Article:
Sean Boswell (Lucas Black) has gotten into car trouble with the law one time too many, and, in order to keep him out of jail, he's sent to live with his estranged father (Brian Goodman), a military man stationed in Tokyo. Unfortunately even in Tokyo the gai-jin can't stay away from the cars, and Sean falls in with a fast-car crowd loosely connected to the Yakuza. He soon makes an enemy of particularly nasty dude named D(rift) K(ing) (Brain Tee), and a friend of particularly surly dude named Han (Sung Kang).
If you remember the golden age of Kung-Fu movies, you'll remember how kids used to exit the theatre, kicking the living Shinto out of each other just like their screen heroes did a few minutes before. It's an uneasy feeling when the producers of this movie know enough to stick on a massive disclaimer, discouraging its viewers from trying this stuff at home. It seems they know who's coming to watch this.
Fast Cars, Big Beats and Hot Asian Teens. Sounds like a high-concept Euro-porn movie for auto-heathens like me, and by all academic definitions it is. At the preview we were at, groups of youngsters we'd never seen before scurried into the theatre, obviously there to leer at the hot on-screen action. It's the type of thing you saw when Basic Instinct was released. Except the only things flashing here are turbo chargers and undercarriages sparking on asphalt.
And maybe Lucas Black, who shows a spark of potential as a future star. His pouting, semi-disaffected Sean Boswell does invite some screen pathos, which is more than can be said for the rest of the cast members. Few of the film's intended audience will remember Black from Sling Blade (1996), impressive as he was opposite Billy Bob Thornton. His star wont be hurt by a decent performance in a pulp movie like this one.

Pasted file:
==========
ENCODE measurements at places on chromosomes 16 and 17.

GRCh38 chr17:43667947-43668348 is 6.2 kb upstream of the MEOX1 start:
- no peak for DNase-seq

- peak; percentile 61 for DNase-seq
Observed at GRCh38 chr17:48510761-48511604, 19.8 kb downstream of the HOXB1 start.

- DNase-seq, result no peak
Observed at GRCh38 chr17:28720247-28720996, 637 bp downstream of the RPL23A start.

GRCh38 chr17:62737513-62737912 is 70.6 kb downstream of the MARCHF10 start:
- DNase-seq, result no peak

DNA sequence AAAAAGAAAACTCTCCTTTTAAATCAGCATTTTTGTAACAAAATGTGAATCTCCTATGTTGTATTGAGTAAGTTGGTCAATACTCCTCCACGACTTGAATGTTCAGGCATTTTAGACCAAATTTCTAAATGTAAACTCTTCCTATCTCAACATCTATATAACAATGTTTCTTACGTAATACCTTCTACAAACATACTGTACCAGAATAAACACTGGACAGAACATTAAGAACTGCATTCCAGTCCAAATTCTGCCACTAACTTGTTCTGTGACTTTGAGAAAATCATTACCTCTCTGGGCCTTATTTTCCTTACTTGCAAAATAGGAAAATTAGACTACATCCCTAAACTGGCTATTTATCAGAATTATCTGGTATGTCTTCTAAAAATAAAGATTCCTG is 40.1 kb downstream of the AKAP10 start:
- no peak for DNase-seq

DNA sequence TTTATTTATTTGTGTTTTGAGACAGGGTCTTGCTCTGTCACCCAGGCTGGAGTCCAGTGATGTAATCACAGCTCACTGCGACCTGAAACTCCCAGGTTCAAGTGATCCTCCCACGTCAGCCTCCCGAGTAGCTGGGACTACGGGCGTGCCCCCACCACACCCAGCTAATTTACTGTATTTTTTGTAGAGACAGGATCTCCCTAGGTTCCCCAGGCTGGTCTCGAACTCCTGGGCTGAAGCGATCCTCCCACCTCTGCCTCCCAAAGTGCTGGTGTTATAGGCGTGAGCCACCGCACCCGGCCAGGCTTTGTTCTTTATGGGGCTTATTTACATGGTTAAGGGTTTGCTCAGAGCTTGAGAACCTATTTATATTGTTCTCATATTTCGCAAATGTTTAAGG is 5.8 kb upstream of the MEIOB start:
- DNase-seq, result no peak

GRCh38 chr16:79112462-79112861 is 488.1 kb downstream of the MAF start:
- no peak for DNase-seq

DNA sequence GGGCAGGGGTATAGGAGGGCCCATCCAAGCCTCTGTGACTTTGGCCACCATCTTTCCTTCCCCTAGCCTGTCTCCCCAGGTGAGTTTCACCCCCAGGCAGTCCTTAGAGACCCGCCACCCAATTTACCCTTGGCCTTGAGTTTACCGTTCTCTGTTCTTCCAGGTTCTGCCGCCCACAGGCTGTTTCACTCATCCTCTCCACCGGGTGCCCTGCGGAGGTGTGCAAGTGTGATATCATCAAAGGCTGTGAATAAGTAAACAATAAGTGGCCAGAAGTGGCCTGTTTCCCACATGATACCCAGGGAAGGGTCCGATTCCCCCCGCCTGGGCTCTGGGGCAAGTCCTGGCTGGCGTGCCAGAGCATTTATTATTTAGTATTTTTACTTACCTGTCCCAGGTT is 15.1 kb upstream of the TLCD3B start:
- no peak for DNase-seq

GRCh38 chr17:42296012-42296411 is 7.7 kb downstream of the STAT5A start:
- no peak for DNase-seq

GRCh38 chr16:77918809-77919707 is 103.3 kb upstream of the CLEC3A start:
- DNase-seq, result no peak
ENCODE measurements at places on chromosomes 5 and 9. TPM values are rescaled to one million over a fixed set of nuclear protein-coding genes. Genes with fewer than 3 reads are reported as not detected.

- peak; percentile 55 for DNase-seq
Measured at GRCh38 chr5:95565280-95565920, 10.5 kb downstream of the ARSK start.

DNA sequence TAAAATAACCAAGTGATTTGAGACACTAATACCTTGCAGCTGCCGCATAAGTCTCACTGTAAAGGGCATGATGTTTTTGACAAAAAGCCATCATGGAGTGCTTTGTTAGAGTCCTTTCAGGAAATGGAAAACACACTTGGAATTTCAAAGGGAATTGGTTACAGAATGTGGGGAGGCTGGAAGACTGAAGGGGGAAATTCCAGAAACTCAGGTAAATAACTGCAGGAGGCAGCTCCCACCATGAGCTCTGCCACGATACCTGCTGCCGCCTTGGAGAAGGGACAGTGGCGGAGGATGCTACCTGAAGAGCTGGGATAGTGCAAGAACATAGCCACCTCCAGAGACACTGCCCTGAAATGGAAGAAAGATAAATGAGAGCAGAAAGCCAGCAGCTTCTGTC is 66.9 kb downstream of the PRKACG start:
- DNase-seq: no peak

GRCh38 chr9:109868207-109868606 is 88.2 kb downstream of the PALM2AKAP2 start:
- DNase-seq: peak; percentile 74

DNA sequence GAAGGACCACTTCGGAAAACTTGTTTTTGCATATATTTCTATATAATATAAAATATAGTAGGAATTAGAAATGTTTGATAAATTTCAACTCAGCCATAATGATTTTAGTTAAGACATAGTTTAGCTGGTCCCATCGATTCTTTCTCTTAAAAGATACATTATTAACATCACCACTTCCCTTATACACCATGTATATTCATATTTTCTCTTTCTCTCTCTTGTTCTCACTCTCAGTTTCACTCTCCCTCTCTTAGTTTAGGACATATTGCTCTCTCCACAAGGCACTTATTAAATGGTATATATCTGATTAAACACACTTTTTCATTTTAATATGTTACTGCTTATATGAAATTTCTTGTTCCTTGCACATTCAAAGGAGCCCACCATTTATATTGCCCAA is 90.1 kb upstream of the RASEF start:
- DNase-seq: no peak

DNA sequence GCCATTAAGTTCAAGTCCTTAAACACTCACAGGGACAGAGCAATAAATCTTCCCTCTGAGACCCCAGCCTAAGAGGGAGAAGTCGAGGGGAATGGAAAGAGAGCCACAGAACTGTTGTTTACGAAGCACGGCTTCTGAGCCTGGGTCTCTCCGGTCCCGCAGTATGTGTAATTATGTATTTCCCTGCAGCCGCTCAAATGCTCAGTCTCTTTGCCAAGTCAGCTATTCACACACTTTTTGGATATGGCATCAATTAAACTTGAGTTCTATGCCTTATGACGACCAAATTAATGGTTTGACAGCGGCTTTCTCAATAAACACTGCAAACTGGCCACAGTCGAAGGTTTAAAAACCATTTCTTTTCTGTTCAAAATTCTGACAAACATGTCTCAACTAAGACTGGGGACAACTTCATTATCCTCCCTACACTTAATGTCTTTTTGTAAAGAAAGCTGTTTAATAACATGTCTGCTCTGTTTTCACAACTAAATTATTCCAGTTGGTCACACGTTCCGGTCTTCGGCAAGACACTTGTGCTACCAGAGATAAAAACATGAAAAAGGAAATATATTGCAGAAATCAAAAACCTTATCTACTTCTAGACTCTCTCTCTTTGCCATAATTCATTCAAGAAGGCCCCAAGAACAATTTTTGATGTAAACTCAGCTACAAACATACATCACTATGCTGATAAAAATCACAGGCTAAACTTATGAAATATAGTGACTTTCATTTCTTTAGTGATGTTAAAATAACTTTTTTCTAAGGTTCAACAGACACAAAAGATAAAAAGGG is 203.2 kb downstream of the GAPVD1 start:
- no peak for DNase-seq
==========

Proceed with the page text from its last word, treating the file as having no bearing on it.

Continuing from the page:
Meanwhile, Bow Wow is an irritating hustler stereotype, Nathalie Kelley is an offensively western-flavoured love interest (this is still Hollywood, isn't it? why the hell couldn't she just be Japanese plain and simple?), and Brian Tee and Sung Kang are a paper-thin villain and friend, respectively.
Sadly, even the legendary Sonny Chiba is wasted in a role that seemed written for a miscast Droopy Master Detective. Magnetic as Chiba is, he can't rescue a hammy, murky mess of a dialogue that borders on soap opera or at best a Rob Reiner comedy.
And despite all this, Tokyo Drift doesn't suck the royal exhaust of moviedom. The truth is that something about Justin Lin's direction works so well, it' s hard to not enjoy the ride. Lin knows exactly how much to leer at the eye candy, whether it be the short-skirted wafer-thin Japanese girls, or the sassy, stylish custom jobs on the real cast - the cars!
The action scenes are remarkably well-crafted, with only one or two obviously-CGI shots for effect. Mostly, the racing scenes look like precision stunt driving gone mental. There may be more CGI shots in the mix, too, but it's hard to tell, and that's a good thing. The open-road "drift" races look especially gorgeous.
Speaking of "drift" - in theory it sounds stoopid to hang the entire third movie in a franchise on a new driving concept, but it really isn't that dumb. As a device, the drift itself replaces the Crane Kick, which makes TFF:TD 2006's answer to The Karate Kid. With cars. And Hot Asian Teens. You get the drift.
- Anton Marshall
It's got fast cars, glossy action shots and hot Asian teens. It must be porn.
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